Facebook’s recent “fMC” marketing conference was a well-orchestrated event. Even more, it was an aggressive mandate for integrated marketing.
I’ll explain, but first let’s digest key updates from the event:
Stories Become Primary Ad Units
At fMC, Facebook unveiled Timeline for Pages, Reach Generator, and Premium on Facebook, all products that position content and stories as the preeminent advertising vehicle.
As my colleague Patrick Chen pointed out, these changes are an evolution of the long-heralded Sponsored Story ad type. They are a mandate for businesses to reevaluate their social and digital marketing strategies.
With a brand’s Timeline now “mission control for business on Facebook,” focus is expanding from conventional ad units to content amplification and engagement with a brand’s existing fans.
On one level, Facebook’s deepening interplay of content, engagement and ads emphasizes the central role of data. The ability to amplify, optimize and report engagement and content requires sophisticated and real-time insights that expand across pages, apps and ads.
This was reflected in Facebook’s recent introduction of real-time insights data, with a latency of minutes versus days. This is what we should expect in digital marketing.
But on another level, Facebook is betting on marketers’ ability to execute the decades-old vision of integrated marketing.
Facebook’s Bet On Integrated Marketing
Facebook’s interplay of content, engagement and ads requires that marketing, advertising and other related functions collaborate seamlessly -- across agencies and client organizations.
I’ve spoken with several CMOs and agencies since fMC, and their response is consistent: Facebook’s vision is brilliant, but it is a functional and executional challenge for today’s marketing organizations.
In this age of frictionless sharing, marketing frictions emerge.
I recently spoke with a senior marketing exec at a large CPG company, who described how consumer relations people are becoming the front-line ambassadors for real-time engagement on social networks. Because they are so tuned into burning issues, relationships and content, they are also becoming ad copywriters. Their organic stories and content become the primary, resonant ad unit. What do all the traditional creatives think about that?
But wait, public relations also has a stake, because they manage relationships with the influential stakeholders and ensure public content stays “on message." And with a quest to shape public opinion through this new messy middle of paid and unpaid media, they also become media planners and buyers, in order to amplify favorable messages and bury and respond to the bad ones. What do traditional media professionals think of that? Or should it be media people getting into PR?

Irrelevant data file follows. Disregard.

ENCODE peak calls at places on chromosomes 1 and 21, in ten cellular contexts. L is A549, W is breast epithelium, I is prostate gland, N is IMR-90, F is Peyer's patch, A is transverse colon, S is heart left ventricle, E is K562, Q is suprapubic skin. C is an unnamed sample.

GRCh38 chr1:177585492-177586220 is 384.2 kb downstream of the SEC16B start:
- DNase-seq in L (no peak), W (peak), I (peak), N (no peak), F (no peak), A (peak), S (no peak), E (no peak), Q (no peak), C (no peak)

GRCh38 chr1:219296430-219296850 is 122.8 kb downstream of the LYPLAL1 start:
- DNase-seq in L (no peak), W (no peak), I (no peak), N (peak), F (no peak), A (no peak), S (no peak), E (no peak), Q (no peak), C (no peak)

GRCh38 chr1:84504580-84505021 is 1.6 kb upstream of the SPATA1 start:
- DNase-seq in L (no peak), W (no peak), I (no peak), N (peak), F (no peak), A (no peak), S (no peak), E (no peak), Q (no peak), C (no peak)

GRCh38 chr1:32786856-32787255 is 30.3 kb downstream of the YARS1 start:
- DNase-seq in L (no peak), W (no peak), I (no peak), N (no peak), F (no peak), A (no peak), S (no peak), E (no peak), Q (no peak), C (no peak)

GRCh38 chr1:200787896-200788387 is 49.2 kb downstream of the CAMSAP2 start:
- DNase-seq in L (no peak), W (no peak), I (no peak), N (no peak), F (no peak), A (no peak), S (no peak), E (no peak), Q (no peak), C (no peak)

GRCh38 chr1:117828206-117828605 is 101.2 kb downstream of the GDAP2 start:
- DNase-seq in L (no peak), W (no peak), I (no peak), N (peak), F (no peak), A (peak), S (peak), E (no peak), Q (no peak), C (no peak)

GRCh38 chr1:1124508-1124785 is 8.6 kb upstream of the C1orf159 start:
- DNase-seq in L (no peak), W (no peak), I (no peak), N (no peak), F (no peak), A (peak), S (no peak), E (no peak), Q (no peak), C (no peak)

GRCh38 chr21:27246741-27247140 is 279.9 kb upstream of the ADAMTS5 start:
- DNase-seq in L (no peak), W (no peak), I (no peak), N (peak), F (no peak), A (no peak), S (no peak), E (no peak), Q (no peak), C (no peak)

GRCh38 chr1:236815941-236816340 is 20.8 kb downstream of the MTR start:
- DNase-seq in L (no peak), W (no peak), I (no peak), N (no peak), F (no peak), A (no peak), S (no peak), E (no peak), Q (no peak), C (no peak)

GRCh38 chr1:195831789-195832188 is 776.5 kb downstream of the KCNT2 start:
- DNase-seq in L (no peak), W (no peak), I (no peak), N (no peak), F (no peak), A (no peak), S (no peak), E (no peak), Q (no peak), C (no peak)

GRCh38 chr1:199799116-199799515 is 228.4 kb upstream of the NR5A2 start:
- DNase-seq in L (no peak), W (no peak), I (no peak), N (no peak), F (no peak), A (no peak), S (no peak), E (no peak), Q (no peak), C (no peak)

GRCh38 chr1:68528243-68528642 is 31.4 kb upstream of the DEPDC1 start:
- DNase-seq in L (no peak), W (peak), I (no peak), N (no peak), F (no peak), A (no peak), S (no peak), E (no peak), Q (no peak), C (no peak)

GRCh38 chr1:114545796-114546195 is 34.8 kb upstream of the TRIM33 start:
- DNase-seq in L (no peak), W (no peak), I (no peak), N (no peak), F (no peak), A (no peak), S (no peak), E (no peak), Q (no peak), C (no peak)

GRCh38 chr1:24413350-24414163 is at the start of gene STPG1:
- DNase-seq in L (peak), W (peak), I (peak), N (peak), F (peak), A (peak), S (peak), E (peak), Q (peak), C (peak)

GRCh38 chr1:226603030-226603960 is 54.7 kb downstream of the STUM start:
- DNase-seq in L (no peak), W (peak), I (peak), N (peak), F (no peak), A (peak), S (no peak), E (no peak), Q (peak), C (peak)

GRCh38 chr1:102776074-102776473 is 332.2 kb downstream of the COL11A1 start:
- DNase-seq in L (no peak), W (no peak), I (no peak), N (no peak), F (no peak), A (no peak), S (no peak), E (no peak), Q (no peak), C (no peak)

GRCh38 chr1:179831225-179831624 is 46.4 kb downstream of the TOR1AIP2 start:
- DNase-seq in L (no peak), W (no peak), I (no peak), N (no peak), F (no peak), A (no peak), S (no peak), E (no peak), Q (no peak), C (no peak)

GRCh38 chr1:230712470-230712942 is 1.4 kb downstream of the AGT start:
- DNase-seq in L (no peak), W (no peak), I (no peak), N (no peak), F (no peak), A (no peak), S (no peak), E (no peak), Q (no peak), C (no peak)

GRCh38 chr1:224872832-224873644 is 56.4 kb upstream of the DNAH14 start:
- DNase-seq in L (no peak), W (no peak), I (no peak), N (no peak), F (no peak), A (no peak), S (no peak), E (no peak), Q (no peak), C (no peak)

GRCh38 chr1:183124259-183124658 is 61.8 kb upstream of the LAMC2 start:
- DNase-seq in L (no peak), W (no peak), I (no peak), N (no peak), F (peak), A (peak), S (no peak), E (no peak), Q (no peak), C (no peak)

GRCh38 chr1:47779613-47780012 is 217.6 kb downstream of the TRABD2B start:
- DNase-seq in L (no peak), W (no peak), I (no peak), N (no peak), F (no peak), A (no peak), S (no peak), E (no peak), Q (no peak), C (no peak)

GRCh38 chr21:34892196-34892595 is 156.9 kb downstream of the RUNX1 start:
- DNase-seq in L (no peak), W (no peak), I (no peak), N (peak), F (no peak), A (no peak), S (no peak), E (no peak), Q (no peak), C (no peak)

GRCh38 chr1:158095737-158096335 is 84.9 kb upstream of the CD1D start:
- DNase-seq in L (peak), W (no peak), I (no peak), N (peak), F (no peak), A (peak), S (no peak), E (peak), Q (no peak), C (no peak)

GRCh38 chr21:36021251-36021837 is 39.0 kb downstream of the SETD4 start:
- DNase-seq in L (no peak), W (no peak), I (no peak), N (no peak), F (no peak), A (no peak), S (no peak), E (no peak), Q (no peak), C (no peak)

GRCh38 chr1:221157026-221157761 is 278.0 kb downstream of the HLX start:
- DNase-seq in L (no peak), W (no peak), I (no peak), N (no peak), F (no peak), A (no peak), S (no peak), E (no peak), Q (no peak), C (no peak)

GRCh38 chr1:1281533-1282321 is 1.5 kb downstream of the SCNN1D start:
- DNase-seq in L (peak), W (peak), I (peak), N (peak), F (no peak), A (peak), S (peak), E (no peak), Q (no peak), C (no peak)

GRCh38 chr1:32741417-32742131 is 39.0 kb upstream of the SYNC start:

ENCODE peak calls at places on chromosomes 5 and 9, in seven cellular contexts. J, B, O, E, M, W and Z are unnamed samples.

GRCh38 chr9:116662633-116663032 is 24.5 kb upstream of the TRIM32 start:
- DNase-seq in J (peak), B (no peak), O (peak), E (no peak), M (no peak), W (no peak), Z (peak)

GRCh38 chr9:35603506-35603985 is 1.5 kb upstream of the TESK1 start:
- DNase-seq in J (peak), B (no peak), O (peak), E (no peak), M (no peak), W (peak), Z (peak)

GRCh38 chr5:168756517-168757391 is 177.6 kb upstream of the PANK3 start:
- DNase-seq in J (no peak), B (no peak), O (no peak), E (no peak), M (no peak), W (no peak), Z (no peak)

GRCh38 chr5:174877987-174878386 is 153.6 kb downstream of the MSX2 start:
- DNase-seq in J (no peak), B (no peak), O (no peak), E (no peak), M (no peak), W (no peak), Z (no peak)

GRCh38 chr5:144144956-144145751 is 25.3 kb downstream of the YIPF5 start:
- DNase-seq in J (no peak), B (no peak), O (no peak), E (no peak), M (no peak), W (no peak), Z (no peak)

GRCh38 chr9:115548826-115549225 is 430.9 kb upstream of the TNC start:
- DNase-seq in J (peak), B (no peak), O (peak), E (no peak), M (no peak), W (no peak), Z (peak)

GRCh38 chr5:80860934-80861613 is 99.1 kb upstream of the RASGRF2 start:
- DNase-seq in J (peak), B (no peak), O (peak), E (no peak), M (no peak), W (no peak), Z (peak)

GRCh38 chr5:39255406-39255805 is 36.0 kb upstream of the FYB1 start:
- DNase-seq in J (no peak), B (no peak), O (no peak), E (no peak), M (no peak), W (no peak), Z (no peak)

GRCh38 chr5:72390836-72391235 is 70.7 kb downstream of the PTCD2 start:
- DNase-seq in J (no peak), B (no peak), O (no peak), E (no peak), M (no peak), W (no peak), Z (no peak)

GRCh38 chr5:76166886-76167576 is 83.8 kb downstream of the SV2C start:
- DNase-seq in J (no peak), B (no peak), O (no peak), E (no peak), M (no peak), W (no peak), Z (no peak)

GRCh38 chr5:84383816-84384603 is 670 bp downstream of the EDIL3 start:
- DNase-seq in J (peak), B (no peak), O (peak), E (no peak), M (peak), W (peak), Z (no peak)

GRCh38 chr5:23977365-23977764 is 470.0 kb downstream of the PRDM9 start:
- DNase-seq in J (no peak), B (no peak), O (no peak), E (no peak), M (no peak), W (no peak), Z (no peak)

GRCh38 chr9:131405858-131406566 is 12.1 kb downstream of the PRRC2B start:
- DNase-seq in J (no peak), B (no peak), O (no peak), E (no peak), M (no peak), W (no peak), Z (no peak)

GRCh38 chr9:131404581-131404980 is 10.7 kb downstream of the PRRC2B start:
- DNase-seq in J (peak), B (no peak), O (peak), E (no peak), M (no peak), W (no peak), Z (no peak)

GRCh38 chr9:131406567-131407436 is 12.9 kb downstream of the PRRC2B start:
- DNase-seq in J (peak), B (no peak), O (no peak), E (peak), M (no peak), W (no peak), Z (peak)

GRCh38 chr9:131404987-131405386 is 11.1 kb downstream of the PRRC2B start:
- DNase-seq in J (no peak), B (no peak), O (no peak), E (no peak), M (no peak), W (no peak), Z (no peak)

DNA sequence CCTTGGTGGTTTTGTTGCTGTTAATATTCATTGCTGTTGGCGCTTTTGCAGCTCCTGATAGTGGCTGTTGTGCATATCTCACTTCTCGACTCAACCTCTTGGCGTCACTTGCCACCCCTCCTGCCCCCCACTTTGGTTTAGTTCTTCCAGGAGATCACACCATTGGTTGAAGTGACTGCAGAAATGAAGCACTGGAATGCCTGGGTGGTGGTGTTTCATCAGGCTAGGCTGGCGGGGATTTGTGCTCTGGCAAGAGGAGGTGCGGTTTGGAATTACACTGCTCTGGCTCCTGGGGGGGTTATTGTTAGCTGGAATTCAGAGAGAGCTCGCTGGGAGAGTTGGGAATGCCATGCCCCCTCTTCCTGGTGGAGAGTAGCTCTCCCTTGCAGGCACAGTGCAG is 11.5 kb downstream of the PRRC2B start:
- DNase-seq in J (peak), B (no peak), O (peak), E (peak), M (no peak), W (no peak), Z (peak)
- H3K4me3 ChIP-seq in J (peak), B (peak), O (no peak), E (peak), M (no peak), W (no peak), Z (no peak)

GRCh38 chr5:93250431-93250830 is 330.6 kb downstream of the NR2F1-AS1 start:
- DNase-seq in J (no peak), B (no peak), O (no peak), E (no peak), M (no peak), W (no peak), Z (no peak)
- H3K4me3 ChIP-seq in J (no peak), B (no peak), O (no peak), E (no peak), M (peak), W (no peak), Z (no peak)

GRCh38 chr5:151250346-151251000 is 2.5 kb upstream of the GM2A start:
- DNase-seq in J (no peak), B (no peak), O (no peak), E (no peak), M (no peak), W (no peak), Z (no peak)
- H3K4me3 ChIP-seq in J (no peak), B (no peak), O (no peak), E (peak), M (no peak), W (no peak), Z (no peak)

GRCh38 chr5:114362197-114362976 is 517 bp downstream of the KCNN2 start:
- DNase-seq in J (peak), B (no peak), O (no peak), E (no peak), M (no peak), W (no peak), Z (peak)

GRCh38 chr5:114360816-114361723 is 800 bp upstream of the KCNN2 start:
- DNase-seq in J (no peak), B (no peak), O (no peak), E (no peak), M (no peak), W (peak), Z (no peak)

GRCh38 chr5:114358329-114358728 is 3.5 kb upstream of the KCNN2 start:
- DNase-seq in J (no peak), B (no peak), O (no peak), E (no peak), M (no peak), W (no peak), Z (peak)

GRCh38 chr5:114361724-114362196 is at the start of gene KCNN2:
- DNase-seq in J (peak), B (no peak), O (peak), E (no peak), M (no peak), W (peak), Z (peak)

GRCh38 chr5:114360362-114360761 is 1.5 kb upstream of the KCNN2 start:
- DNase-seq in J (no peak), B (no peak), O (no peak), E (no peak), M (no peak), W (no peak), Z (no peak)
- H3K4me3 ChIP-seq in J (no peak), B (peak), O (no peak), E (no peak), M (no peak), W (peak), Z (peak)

Finally, when someone likes your brand on Facebook, it’s a transaction similar to when someone gives you their email address. Therefore, fan is a metaphor for “opt-in” permission marketing. If that’s the case, shouldn’t direct marketing and CRM analytics people be running the show, or at least at the table with the chief privacy officer? Probably.
These stakeholders need to work together. But can they?
The Near And Long-Term Outcome Of Integrated Marketing
There is no question integrated marketing makes sense. The challenge is that most brands and agencies don’t practice it that well. Disparate knowledge, systems, technologies, budgets, and territorial agendas don’t always transcend functional silos -- in both agency- and client-side organizations.
But Facebook’s prowess and evolution mandate strong and immediate marketing leadership to harness expertise, transcend functional silos, embrace technologies, develop talent and connect efforts to enterprise performance. That’s not easy, and will often be messy.
But over time, social and digital will bind and be a part of every successful institution’s marketing operations -- and that will drive integrated marketing in ways we probably can’t imagine today.
That’s also when standalone corporate social media teams will fade. (See timely article from MediaPost’s Laurie Sullivan.)
It’s great to see a force like Facebook putting some high-octane gas on the slow-burning fire we call marketing evolution.